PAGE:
• Loans or other assistance to businesses. These payments could be aimed broadly, or at certain sectors that are particularly hard hit. "There are powerful reasons to keep many of these otherwise-profitable businesses afloat during the emergency, through extensions of government credit or, as a last resort, government grants, possibly calculated as a percentage of targeted companies’ past payrolls," Burtless said.
If businesses get aid, experts said, it needs to be targeted for the benefit of workers, rather than executives. "We want to make sure the jobs are there when workers are ready to go back," Sinclair said.
• Federal Reserve moves. The Federal Reserve can use several levers in a crisis. (We go into greater detail on those levers here; they include signaling about future interest rates, asset purchases, and helping financial institutions with loans or guarantees.) "I think it is important that the Fed has taken action early," Sinclair said. "They were making sure banks remained solvent, that they had liquidity."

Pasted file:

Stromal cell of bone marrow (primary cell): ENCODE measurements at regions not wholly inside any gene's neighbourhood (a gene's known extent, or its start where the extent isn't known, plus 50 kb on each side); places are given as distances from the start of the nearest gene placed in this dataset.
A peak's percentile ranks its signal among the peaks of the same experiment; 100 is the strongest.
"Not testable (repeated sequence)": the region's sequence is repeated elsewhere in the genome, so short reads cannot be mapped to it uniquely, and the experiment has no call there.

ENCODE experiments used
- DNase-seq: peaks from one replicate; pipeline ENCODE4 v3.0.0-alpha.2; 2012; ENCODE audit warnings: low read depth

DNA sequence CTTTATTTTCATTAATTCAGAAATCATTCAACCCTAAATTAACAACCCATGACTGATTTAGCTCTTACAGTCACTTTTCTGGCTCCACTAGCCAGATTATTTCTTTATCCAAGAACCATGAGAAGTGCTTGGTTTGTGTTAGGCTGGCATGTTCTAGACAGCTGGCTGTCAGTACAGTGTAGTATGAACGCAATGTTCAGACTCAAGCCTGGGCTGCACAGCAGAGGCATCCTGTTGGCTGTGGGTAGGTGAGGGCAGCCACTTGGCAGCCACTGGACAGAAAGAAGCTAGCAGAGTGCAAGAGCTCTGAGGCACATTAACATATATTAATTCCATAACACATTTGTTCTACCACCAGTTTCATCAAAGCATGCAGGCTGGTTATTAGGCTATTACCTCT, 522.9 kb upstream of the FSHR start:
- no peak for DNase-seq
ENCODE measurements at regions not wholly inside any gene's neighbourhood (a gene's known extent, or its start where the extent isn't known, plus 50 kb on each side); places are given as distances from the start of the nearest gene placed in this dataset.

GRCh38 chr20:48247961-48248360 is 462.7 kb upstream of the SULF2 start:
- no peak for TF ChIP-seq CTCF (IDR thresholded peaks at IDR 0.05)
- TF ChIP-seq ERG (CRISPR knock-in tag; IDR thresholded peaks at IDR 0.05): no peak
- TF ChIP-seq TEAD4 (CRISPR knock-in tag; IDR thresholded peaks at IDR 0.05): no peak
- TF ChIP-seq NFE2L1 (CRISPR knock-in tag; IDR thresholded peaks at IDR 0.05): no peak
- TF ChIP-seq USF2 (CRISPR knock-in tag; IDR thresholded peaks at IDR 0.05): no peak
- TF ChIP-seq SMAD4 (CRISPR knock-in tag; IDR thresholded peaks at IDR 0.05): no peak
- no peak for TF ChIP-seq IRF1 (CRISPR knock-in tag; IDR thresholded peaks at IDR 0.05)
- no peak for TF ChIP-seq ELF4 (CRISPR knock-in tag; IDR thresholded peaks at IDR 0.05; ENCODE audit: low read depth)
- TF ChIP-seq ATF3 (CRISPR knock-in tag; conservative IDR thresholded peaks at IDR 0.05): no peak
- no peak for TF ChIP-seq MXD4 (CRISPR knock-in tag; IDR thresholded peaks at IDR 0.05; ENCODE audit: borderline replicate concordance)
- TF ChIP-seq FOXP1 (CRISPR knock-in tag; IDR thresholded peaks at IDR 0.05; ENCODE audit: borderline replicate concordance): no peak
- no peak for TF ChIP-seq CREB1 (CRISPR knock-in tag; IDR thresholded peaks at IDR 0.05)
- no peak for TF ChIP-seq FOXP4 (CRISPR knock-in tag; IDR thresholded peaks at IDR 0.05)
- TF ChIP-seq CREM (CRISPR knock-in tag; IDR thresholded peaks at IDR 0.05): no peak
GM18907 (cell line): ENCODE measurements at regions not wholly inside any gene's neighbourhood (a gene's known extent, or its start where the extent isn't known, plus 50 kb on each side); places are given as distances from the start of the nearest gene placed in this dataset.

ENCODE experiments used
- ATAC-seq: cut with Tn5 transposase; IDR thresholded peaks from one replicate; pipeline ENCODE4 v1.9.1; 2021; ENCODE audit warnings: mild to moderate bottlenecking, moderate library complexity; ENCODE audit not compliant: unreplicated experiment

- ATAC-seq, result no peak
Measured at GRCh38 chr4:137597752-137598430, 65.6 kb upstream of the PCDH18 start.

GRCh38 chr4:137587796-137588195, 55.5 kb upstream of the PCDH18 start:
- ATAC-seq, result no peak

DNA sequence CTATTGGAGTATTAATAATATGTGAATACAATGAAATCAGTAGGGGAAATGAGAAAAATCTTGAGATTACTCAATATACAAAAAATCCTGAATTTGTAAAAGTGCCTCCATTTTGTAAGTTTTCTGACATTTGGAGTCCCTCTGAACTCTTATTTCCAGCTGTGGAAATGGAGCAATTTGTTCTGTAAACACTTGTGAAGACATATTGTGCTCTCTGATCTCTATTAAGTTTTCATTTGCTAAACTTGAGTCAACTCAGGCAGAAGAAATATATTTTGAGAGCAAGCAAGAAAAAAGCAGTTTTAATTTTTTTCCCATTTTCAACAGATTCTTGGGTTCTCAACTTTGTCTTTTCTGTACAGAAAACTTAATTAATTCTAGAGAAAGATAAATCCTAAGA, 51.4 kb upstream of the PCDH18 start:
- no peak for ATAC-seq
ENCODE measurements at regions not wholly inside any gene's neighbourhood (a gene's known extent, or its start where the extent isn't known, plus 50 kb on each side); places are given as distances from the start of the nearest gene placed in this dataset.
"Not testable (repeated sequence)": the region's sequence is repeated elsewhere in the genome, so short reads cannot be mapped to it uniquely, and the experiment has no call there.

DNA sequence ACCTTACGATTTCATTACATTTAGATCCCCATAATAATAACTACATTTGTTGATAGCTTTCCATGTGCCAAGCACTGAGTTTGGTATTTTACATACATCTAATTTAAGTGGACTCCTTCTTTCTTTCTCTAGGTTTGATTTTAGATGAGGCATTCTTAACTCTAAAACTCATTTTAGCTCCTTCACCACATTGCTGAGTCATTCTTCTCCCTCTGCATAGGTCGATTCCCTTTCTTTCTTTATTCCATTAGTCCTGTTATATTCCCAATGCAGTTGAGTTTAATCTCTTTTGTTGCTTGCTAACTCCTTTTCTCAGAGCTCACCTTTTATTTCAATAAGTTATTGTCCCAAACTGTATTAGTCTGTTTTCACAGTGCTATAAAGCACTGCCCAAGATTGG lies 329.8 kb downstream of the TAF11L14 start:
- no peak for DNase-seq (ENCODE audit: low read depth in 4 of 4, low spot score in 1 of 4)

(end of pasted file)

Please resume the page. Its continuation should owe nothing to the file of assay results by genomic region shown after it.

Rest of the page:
• Forward-looking policy proposals. Some government efforts may be designed to be implemented over the longer term. Congress approved a modified version of paid family leave, for instance, in its first response to the coronavirus crisis. A more complete version could be implemented later, as could infrastructure spending.
• Pausing all payments for mortgages, rents, and utilities. This is now being tried in hard-hit European countries and is under consideration in the United States. This puts the economy into a temporary deep freeze, with American families hunkering down with reduced income but also reduced obligations.
For most people, the cost of housing and utilities makes up a significant share of their disposable income. If what they owe drops significantly, then the financial pressure from getting laid off declines, particularly if the unusual nature of this recession means that the economy is able to return to something approaching normal fairly quickly.